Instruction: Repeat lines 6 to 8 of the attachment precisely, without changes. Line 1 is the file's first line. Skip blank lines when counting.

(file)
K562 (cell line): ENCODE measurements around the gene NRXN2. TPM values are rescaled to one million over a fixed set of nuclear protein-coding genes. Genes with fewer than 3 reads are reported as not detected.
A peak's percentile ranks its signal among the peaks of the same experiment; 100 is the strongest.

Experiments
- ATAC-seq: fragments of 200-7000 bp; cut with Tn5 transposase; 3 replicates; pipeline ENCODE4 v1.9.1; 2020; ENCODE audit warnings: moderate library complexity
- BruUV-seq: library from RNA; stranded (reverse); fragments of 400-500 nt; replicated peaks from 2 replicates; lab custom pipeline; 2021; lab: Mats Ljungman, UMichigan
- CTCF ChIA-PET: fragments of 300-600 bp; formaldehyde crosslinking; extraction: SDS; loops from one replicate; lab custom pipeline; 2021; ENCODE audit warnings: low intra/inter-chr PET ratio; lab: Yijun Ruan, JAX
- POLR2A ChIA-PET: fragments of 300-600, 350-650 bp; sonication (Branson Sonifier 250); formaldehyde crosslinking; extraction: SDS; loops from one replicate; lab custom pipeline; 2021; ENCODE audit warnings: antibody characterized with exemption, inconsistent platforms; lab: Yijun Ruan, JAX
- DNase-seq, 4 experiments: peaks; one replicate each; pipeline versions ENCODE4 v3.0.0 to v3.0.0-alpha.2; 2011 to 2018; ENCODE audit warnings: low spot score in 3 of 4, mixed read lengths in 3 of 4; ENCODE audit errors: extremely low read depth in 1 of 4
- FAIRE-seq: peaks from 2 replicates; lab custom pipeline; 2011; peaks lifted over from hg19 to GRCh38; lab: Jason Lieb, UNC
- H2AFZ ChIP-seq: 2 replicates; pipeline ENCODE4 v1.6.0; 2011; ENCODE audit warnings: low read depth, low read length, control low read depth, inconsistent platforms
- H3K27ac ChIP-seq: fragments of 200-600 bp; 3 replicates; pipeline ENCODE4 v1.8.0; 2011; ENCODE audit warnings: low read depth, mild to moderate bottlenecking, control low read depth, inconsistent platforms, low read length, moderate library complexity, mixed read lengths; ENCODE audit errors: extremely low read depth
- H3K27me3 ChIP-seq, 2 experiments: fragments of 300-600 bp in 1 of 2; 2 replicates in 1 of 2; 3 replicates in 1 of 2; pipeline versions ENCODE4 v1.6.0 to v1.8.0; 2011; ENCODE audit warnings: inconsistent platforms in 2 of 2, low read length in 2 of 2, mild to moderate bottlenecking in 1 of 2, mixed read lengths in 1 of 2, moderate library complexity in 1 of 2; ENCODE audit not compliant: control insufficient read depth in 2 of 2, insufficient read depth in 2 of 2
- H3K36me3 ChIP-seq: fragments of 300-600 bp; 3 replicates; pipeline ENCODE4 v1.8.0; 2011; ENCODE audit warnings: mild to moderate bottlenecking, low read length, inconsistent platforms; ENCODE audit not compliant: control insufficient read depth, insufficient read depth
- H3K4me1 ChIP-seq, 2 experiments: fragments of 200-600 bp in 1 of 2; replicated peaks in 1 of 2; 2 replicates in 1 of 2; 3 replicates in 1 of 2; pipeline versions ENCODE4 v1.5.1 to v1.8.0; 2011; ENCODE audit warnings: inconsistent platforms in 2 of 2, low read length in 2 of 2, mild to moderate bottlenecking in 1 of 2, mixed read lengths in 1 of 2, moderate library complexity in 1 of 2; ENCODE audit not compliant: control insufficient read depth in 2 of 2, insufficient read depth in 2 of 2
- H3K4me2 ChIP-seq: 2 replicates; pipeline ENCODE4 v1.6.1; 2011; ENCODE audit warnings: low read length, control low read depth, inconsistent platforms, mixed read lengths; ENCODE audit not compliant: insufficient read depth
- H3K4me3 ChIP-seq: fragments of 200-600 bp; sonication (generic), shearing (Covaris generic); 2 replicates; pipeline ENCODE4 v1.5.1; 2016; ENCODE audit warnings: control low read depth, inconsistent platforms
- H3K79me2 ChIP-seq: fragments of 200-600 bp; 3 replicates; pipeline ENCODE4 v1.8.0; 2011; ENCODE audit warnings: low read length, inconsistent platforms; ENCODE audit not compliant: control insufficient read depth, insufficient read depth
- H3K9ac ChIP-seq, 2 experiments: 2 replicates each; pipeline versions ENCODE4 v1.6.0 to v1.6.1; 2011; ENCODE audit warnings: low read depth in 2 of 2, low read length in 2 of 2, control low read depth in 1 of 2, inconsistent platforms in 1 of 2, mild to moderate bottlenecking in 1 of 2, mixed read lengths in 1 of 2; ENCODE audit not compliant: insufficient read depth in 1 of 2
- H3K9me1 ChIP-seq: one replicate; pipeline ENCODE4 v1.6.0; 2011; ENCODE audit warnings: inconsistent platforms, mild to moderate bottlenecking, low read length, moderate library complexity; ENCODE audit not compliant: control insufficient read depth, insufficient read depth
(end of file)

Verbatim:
- CTCF ChIA-PET: fragments of 300-600 bp; formaldehyde crosslinking; extraction: SDS; loops from one replicate; lab custom pipeline; 2021; ENCODE audit warnings: low intra/inter-chr PET ratio; lab: Yijun Ruan, JAX
- POLR2A ChIA-PET: fragments of 300-600, 350-650 bp; sonication (Branson Sonifier 250); formaldehyde crosslinking; extraction: SDS; loops from one replicate; lab custom pipeline; 2021; ENCODE audit warnings: antibody characterized with exemption, inconsistent platforms; lab: Yijun Ruan, JAX
- DNase-seq, 4 experiments: peaks; one replicate each; pipeline versions ENCODE4 v3.0.0 to v3.0.0-alpha.2; 2011 to 2018; ENCODE audit warnings: low spot score in 3 of 4, mixed read lengths in 3 of 4; ENCODE audit errors: extremely low read depth in 1 of 4